The effects of trauma can extend beyond the immediate aftermath of the event, leaving a lasting imprint on our mental and physical well-being. The brain often struggles to process these traumatic experiences because they are out of the ordinary and exceed what we are typically equipped to handle on a daily basis. As a result, we can get “stuck” in survival mode and find ourselves unable to relax, continuing to receive distress signals that trigger extreme emotional, psychological and physical responses that can have a significant impact on our daily functioning and overall quality of life.

Emotional/Psychological Symptoms of Trauma:

  • Shock
  • Numbness
  • Panic
  • Anxiety
  • Anger
  • Confusion
  • Hopelessness
  • Isolation
  • Guilt

Physical Symptoms of Trauma:

  • Insomnia
  • Muscle tension
  • Body aches
  • Headaches
  • Exhaustion
  • Increased heart rate
  • Increased blood pressure

These symptoms may fade over time or vary in intensity depending on the person. This can cause some people to never seek professional help after a traumatic experience. However, the effects of trauma often return unexpectedly in response to triggers or episodes, or they cause changes in our behavioral patterns. In the long run, unresolved trauma can result in the development of mental health concerns and give rise to self-defeating behaviors such as substance use, disordered eating or self-harm that we use as coping mechanisms.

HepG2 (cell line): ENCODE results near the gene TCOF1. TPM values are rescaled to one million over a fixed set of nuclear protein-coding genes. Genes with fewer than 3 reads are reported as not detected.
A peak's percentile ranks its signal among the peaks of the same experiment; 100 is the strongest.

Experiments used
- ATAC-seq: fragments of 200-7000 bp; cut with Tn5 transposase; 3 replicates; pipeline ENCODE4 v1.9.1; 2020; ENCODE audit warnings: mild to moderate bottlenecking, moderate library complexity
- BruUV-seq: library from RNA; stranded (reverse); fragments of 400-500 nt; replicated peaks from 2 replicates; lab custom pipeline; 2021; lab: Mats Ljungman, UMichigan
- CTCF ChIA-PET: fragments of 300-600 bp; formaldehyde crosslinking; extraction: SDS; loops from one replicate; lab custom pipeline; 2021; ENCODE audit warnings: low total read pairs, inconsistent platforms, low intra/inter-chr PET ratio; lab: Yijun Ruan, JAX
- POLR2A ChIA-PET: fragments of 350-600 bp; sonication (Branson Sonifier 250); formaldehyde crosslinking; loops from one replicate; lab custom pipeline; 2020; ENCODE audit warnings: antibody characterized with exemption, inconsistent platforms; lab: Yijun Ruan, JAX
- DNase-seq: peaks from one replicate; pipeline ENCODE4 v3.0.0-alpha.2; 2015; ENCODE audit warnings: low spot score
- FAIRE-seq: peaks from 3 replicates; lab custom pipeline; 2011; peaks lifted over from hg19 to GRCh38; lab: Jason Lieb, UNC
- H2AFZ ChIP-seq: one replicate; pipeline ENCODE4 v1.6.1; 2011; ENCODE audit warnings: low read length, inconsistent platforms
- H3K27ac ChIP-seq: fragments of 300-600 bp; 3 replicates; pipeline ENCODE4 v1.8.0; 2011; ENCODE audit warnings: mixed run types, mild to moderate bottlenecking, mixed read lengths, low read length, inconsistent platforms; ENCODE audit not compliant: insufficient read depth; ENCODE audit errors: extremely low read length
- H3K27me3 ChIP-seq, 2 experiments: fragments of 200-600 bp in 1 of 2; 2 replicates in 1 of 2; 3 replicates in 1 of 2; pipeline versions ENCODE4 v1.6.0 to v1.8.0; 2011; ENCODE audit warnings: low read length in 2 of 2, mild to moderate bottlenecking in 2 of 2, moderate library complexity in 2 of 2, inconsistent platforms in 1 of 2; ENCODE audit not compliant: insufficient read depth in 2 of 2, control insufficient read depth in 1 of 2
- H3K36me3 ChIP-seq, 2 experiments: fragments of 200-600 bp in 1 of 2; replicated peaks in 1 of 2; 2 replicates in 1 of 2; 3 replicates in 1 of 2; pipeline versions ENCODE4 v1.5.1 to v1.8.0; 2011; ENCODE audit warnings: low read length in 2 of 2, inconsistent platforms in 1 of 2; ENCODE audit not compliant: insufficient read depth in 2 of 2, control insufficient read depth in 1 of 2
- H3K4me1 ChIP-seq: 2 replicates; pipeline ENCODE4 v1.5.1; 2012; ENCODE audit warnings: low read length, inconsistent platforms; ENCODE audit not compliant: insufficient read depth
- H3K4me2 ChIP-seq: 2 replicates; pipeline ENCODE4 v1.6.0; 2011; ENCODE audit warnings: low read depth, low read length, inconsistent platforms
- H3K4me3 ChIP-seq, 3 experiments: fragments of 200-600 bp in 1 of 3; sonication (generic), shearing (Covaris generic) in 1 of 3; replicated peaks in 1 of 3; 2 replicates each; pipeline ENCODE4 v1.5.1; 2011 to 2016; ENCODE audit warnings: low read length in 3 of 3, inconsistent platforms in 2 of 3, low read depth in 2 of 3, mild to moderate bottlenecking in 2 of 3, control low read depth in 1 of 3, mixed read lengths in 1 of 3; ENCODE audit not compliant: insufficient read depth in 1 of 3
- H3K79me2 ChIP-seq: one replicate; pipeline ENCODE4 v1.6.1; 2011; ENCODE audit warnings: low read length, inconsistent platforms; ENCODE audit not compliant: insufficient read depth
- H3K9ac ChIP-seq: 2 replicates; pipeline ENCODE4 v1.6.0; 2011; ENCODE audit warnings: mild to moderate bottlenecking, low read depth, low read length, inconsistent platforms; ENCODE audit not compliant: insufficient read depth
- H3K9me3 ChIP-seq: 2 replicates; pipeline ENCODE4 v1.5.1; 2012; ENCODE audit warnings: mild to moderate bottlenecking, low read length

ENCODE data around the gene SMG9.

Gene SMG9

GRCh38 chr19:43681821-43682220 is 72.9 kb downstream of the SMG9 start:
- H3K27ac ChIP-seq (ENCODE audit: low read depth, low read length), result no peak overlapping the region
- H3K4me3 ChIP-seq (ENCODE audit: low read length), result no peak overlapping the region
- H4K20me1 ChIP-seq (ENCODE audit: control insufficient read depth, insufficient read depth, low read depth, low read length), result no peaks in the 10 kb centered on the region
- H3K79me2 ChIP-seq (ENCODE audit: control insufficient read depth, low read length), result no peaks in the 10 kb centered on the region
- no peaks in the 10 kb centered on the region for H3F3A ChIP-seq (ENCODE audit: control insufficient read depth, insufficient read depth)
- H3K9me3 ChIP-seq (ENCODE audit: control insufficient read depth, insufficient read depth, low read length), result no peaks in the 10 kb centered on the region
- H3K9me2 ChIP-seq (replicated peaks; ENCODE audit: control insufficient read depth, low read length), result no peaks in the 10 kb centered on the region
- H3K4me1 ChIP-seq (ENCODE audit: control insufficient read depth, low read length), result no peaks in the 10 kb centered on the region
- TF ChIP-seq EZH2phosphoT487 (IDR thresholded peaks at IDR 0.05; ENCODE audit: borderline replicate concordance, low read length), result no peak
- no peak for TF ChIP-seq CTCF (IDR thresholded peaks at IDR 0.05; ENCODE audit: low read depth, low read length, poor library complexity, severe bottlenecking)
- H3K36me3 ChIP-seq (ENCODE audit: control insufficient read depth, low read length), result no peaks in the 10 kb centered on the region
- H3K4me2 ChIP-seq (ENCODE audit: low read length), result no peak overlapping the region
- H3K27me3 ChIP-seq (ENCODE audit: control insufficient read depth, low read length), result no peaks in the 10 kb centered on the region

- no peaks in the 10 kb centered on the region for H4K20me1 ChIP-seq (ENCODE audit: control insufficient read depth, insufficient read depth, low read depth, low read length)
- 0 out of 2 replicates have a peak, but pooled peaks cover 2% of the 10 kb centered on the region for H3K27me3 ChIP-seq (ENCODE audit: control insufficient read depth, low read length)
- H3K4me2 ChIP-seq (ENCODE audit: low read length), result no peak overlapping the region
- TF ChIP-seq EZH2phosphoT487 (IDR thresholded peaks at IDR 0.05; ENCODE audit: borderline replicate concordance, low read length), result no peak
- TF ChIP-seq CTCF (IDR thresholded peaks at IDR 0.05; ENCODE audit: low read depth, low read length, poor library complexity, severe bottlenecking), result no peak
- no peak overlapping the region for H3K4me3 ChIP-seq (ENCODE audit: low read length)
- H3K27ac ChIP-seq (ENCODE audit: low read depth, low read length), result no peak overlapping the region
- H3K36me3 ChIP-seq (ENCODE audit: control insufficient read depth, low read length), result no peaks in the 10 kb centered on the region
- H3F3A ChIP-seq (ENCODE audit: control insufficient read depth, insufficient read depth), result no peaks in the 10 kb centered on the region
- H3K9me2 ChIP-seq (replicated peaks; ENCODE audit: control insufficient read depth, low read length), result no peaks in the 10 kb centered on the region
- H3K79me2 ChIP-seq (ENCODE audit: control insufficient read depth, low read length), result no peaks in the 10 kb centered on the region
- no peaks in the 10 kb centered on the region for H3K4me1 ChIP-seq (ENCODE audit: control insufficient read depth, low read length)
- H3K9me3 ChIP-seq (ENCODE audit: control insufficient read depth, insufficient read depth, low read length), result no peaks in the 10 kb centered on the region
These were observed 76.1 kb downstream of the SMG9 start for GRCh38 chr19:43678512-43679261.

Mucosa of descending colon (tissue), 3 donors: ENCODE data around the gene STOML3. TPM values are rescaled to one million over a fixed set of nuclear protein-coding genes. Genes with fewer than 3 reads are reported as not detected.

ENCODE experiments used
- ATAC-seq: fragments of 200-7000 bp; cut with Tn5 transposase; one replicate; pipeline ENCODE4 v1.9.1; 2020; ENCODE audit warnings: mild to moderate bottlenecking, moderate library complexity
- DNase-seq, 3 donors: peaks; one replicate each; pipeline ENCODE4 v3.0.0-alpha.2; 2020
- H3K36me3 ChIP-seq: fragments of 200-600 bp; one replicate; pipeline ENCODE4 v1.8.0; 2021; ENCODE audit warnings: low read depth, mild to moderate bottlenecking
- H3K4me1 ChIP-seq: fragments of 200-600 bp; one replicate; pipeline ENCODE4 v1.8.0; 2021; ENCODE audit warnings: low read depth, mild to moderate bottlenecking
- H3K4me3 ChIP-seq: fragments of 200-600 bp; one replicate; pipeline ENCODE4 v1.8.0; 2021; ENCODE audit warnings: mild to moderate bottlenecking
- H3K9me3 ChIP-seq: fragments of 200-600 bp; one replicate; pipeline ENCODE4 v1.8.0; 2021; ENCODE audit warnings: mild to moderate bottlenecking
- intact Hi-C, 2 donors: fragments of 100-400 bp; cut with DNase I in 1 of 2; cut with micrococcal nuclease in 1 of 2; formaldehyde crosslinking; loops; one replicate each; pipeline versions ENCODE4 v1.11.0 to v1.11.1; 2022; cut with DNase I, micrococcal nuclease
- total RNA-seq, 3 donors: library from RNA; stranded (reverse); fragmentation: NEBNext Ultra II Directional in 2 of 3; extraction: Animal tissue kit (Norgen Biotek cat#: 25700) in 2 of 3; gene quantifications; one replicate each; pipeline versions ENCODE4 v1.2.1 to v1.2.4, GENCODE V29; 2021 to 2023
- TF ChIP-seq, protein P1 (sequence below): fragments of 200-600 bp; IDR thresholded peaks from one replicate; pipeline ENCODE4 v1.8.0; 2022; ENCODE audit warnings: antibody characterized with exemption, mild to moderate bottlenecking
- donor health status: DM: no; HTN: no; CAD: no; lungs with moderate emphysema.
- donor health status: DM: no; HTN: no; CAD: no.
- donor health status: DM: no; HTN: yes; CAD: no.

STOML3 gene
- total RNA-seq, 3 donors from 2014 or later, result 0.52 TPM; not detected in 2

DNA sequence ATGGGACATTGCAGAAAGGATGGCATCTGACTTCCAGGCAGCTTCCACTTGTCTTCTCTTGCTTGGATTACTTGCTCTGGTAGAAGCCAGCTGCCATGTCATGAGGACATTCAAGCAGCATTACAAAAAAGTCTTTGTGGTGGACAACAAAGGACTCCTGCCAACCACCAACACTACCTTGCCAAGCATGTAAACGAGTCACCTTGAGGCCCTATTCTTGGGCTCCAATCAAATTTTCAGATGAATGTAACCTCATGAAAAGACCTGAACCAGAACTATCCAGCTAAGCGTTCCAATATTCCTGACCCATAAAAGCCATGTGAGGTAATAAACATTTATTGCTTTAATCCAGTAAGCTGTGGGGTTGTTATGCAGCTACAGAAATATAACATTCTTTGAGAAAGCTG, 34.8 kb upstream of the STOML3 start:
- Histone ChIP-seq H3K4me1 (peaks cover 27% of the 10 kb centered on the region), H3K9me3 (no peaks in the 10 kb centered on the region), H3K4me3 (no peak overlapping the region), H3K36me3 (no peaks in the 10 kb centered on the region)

Mental Health Concerns

Trauma causes interruptions in neurological function that can change the structure of certain pathways in the brain. A traumatic experience might flood the brain with chemicals that cause stress or fear while lowering feelings of contentment and security. The lingering symptoms of trauma can cement these new patterns in place, making it more difficult for someone who has experienced trauma to regulate their moods, feel happy or feel motivated. Mental health concerns can arise as a result of the imbalances that trauma leaves behind.

Post-Traumatic Stress Disorder (PTSD)

PTSD is an umbrella disorder that may include symptoms of several other mental health concerns. Those who struggle with PTSD might experience flashbacks of the traumatic event, uncontrollable thoughts about their trauma or anxiety that something similar could happen at any moment. The symptoms of PTSD are unpredictable and may occur at any time, which can make it difficult for people with PTSD to get through a normal day.


Depression is characterized by a deep sense of sadness, accompanied by feelings of fatigue, worthlessness, apathy and low self-esteem. When traumatic events occur, it can make those involved feel helpless, as though there was nothing they could do to prevent it. In turn, they may feel guilty — as though they should have been able to do something about it, but couldn’t. The accompanying sense of deep despair is a precursor to depression, especially if the affected individual does not seek help for the thoughts of sadness and self-blame.